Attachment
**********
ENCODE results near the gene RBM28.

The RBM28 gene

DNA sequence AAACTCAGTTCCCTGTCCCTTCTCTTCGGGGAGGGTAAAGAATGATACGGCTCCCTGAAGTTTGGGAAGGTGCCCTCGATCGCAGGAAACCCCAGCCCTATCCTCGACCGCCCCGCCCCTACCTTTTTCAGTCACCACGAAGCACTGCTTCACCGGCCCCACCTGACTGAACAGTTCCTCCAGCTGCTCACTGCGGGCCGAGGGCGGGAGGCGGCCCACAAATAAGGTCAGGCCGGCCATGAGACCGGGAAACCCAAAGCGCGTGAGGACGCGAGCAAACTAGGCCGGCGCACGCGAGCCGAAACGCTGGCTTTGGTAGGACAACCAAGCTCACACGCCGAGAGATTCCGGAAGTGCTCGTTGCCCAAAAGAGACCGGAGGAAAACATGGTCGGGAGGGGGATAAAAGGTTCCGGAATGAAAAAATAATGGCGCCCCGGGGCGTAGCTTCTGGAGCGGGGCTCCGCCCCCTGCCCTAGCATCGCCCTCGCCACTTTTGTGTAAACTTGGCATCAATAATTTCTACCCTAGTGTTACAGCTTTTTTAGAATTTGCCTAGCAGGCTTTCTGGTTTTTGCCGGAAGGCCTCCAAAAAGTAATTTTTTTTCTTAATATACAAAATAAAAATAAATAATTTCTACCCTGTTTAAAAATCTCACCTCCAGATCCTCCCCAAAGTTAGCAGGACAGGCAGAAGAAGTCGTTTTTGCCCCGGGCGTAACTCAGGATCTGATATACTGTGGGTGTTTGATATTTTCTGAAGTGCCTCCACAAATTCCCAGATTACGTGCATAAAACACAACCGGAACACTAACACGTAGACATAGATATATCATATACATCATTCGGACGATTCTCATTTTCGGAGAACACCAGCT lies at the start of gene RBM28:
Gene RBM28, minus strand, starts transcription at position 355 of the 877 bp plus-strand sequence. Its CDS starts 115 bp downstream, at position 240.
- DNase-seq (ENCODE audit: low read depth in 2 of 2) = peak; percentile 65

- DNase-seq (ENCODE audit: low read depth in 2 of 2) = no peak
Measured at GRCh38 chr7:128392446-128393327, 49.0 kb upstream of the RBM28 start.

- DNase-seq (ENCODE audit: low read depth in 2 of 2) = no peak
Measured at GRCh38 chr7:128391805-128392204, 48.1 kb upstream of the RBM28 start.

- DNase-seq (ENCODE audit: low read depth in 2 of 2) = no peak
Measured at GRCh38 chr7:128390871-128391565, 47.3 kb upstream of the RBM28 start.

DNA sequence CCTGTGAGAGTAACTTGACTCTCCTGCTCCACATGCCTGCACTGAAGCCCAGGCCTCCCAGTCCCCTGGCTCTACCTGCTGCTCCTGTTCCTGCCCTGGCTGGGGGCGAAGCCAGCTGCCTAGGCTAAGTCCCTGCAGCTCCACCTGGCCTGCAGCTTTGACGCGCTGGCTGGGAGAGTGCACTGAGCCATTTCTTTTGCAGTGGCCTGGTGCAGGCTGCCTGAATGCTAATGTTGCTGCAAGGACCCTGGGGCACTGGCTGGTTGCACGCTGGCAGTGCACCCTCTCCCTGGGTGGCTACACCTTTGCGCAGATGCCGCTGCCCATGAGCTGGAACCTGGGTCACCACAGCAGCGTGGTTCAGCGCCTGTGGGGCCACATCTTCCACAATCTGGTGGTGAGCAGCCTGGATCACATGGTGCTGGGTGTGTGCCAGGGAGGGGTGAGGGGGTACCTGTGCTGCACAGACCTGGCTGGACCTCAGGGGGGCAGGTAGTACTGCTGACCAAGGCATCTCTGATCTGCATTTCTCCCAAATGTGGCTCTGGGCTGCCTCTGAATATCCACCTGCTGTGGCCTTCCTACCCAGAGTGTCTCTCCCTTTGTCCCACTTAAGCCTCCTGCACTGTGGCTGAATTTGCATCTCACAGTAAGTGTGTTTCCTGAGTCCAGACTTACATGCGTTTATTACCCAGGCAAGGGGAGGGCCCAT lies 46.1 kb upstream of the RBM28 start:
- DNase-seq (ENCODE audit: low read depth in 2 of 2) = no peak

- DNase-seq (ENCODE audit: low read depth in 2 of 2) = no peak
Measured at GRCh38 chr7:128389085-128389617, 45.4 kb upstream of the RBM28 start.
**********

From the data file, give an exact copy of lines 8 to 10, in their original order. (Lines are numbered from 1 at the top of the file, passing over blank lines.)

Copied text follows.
- DNase-seq (ENCODE audit: low read depth in 2 of 2) = no peak
Measured at GRCh38 chr7:128391805-128392204, 48.1 kb upstream of the RBM28 start.

- DNase-seq (ENCODE audit: low read depth in 2 of 2) = no peak